Martial at last comes really alive in Chapter 49 where Jefferies has him make a speech that goes from faltering uncertainty to a completely confident flow demonstrating total command of himself and his audience.

Martial is certainly not a nonentity as some commentators suggest: when he makes his speech he expresses what the reader feels as a result of the depicted unfairness of Godwin and the situation of Old Abner. He performs a dramatic purpose. We don’t even know for sure what Felise feels about the speech; she doesn’t express herself nor does Jefferies bother us with the telling – we just know the fittingness of the speech and the certainty, because of what we also know of Felise, of what her reaction will be – “My hero!” We also know for sure that Cornleigh, desiring only to smoke his cigar in the lane, will be moved at last to throw off the influence of his wife.

The Dewy Morn is full of marvelous images that linger in the mind and make you want to re-read the whole whenever you dip into it. There is a sense in which it is a novel that can be read backwards and forwards or starting from the middle and radiating out in all directions. It exists in the mind as a complex network which all its elements work together to achieve; readers are encouraged to make their own thread.

In any case… ‘The final test of a novel will be our affection for it, as it is the test of our friends…’ (EM Forster)

[2022 – I would add a reference to the way in which Jefferies unknowingly uses (what Eliot was to call) an ‘objective correlative’, as he does at other times in his novels.

He depicts a great scene which seems to foreshadow events to come: Martial’s financial problems, his near extinction in the mill pond, ‘saving’ Mary Shaw from suicide, and the insane Godwin’s attempt to ruin Felise’ face. ‘Thunder & lightning’ waiting to happen.

In August the loveliest day is when the thunder booms far off at sea, while over the cornfields the sun shines with increased brilliance. The sky over the wheat is blue, but in the distance some large clouds stay motionless. The upper slopes of these mount-like vapours reflect the rays of the sun; beneath they melt away in an indefinite mist which does not throw back the light. The massy ridges above have no foundation beneath, reaching to the horizon; they do not threaten; they add to the beauty of the level azure, as hills about a plain.

Rolling in from the south comes the wave of heavy sound, too distant to cause uneasiness – the boom of an immense breaker on the shore of heaven. After each burst the sun seems to glow fiercer, the warm haze thickens, the rich blue sky is richer, the insects in the air vibrate their wings more rapidly, and a shriller hum arises; butterflies are busier, and in the wheat the reapers bend, cutting at the yellow straw.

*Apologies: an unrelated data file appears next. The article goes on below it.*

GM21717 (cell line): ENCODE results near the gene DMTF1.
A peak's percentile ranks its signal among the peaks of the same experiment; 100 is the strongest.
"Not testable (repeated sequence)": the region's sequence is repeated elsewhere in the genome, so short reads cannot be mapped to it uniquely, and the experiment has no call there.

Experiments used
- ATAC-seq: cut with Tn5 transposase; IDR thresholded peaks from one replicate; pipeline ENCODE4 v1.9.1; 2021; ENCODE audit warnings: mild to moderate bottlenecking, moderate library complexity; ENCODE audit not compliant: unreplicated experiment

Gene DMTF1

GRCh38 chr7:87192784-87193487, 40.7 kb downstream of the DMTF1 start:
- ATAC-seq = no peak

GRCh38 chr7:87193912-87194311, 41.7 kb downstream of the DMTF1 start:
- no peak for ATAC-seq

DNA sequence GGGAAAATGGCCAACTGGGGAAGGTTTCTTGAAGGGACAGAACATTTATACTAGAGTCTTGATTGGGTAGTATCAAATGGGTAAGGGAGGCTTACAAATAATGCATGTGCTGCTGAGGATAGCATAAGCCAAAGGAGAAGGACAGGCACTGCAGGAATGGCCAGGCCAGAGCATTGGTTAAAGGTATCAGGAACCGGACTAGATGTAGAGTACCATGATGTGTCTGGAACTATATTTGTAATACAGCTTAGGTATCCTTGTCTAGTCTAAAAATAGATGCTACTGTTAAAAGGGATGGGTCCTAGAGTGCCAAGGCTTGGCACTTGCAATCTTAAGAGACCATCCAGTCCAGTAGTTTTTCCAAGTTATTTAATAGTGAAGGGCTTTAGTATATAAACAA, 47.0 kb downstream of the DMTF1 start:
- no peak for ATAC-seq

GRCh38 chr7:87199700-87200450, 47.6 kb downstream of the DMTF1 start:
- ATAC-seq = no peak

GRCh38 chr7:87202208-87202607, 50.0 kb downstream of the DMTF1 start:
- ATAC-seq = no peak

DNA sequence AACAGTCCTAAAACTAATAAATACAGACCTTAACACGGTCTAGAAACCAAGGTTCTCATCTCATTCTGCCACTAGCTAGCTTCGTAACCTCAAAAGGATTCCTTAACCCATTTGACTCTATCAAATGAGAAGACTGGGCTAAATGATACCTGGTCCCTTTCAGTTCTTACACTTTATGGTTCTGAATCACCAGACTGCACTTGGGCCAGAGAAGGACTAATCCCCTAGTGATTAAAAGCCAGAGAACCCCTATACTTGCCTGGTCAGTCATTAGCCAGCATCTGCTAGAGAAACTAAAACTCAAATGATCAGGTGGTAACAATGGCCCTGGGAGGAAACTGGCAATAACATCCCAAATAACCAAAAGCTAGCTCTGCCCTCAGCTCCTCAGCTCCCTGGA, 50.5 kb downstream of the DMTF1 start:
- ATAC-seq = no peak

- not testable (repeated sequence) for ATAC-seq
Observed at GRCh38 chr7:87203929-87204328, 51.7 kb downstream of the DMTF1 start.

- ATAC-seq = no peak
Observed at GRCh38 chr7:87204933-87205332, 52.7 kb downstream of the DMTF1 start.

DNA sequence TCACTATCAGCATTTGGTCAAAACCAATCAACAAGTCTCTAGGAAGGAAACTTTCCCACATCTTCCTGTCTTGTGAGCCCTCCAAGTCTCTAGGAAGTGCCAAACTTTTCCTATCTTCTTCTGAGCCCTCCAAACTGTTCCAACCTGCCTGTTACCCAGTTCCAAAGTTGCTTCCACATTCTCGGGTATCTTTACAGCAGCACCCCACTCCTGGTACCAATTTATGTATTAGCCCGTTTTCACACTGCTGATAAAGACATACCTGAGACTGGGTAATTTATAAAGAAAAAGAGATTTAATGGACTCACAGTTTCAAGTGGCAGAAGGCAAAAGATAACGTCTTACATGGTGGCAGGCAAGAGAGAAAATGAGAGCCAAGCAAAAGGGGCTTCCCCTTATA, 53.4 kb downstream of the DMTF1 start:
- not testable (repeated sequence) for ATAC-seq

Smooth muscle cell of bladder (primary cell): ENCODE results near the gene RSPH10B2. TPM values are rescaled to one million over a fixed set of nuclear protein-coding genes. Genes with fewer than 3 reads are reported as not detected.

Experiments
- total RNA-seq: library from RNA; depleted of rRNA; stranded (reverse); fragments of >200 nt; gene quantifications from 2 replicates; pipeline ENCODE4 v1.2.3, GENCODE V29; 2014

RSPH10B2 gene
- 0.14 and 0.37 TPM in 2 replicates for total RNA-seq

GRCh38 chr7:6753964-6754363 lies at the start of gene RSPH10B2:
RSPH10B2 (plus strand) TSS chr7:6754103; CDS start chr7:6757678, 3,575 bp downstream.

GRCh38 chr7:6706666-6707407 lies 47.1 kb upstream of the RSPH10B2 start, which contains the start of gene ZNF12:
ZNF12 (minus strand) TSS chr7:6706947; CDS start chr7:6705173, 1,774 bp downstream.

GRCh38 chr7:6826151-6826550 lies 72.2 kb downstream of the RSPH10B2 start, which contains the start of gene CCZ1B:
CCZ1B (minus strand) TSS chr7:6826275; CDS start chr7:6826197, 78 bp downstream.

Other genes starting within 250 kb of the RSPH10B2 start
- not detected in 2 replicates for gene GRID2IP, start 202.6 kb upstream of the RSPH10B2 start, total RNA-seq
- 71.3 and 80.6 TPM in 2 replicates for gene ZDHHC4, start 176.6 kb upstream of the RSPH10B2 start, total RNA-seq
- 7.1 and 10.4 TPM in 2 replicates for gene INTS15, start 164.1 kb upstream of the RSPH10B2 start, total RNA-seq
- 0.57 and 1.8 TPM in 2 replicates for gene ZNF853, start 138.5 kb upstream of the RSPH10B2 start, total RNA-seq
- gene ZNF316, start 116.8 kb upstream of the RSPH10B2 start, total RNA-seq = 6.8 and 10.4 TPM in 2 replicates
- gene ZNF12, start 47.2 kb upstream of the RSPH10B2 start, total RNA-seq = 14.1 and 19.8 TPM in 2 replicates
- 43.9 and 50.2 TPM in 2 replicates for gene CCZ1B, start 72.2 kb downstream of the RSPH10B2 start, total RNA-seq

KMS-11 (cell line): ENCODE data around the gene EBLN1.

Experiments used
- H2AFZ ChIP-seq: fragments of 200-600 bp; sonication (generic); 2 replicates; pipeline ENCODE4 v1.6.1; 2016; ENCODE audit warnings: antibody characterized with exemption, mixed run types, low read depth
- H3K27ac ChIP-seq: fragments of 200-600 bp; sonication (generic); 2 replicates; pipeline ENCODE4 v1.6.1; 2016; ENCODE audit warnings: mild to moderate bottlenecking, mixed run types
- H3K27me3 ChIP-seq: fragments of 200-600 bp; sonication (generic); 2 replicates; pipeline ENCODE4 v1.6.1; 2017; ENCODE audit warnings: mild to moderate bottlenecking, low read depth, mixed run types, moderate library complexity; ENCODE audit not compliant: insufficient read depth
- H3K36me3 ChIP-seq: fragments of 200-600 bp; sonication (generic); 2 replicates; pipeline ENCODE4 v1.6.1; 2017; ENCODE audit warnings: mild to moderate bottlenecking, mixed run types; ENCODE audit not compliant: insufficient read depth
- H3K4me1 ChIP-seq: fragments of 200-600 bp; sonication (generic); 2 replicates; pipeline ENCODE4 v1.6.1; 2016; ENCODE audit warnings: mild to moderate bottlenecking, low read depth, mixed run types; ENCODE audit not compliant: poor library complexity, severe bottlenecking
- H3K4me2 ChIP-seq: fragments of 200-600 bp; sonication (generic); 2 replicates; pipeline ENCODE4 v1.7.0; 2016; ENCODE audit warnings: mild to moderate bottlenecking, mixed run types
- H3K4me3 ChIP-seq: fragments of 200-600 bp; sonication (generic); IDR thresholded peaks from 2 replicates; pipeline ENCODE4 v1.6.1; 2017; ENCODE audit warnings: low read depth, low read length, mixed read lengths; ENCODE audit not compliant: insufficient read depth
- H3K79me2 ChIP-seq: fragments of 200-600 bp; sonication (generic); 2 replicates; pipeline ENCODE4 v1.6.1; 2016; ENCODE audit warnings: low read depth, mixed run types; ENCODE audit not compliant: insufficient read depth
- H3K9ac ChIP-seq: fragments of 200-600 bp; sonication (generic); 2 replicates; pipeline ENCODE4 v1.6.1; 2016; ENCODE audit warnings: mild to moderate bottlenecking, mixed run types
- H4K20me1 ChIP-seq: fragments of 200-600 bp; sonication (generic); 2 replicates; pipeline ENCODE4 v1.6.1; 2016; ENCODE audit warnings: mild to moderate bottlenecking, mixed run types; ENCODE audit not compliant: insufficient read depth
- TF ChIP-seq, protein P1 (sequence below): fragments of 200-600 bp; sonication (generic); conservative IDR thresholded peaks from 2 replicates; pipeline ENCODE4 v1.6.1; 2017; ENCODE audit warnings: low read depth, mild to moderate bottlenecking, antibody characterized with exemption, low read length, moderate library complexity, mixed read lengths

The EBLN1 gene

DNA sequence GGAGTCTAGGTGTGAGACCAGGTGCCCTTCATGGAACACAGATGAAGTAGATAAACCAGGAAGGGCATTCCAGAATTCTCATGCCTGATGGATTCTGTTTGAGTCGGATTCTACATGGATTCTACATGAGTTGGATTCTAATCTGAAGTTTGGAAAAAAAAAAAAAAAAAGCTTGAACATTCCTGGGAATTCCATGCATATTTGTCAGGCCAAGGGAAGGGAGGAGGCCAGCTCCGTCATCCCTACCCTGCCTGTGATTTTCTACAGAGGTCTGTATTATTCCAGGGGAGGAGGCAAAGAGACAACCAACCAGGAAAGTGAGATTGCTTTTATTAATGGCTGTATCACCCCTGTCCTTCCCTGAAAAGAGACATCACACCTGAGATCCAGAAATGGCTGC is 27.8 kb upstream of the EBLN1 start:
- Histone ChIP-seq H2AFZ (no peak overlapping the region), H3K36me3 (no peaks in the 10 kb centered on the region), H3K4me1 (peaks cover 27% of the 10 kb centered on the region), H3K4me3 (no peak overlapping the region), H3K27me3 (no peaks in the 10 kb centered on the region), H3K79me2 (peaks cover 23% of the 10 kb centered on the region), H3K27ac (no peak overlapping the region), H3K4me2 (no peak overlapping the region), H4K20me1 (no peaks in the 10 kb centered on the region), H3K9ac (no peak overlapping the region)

Life goes on while Felise & Martial for a very innocent brief moment are physically close on the greensward but still soul-distant, not knowing what’s to come. What happens when the distant storm comes closer?

I would also add some detail about Martial’s efforts to get over his guilt about abandoning Rosa to whom he was effectively engaged.

His growing attraction to Felise puts Rosa (whom Jefferies describes as ‘commonplace’) in the shade. He rationalises his resulting irritability into the idea that he ‘…did not love Felise, and he did not want to love her… nothing on earth should ever induce him to commit such fooleries again…’ The first love eclipses all others. In any case, with Jefferies’ usual splendid sense of irony, a

man did not need anything of the kind; a man ought to be quite independent of such fancies; a man should be quite free and independent, and walk about, and whistle, and think of nothing. Fellows who were always paying court to women became effeminate and contemptible. A woman’s servitor, such as he had been – and still was – was despicable. He despised himself thoroughly… At the same time, he was always thinking about the beautiful face of the woman he had seen but twice…

To avoid the guilt he genuinely feels about abandoning Rosa, Martial tells himself the story that his ‘admiration of Felise was purely artistic. Any other woman – if as beautiful – would have suited him as well to look at…’

Jefferies makes a meta-comment: ‘Currents of thought or emotion go on for a long time in the mind before a step is taken…’ In this case it’s around another 300 pages!

To make Martial feel happy, Jefferies often has him proclaiming indifference in the hopeful expectation that what he says will come true: ‘I have seen her, and I do not love her. My follies are over. Her beauty has only caused an aesthetic admiration. She is only a picture to me, and I have convinced myself that I can look safely upon the picture…’

There’s a long sequence where, jointly unaware, Martial follows Felise at a distance and she follows him over the hills. It reminds me of the episodes in the 1998 well-made film You’ve Got Mail in which Tom Hanks & Meg Ryan, unknown to their incompatible partners, have been engaging in a jovial anonymous email correspondence. They have never met but late on in the film they keep on passing one another in the street – a nice dramatic irony which delights the all-knowing viewer. Jefferies is doing something similar.]